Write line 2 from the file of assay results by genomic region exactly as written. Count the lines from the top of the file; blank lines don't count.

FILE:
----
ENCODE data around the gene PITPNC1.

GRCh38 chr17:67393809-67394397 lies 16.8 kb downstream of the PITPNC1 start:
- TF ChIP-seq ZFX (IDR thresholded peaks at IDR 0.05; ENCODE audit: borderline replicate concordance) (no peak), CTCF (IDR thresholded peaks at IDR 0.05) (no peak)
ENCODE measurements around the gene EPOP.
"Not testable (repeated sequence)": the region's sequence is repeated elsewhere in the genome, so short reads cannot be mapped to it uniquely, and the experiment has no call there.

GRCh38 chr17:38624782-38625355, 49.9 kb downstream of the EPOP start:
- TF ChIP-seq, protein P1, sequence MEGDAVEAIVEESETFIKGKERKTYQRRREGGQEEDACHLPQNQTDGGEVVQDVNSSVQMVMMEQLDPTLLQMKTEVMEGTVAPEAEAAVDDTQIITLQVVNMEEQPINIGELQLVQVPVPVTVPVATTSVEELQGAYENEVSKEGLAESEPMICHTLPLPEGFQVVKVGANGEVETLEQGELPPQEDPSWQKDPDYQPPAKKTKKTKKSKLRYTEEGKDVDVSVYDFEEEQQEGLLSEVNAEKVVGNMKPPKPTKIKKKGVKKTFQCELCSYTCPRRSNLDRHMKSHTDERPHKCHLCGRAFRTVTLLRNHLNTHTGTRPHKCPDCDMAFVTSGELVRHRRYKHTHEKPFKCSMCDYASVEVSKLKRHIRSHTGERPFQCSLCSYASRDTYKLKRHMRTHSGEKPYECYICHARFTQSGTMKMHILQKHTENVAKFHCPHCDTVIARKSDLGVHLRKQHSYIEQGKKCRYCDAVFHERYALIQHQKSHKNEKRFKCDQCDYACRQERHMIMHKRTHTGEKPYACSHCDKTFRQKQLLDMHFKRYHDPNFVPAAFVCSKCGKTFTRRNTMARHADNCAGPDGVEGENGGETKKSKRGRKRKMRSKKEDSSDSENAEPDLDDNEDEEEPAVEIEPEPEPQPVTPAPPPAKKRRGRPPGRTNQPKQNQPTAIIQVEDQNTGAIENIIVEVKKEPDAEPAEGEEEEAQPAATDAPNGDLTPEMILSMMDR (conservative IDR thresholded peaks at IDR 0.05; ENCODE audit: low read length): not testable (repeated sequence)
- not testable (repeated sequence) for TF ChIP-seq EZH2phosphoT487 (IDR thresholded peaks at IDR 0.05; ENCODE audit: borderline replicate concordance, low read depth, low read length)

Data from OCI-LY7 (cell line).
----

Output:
GRCh38 chr17:67393809-67394397 lies 16.8 kb downstream of the PITPNC1 start: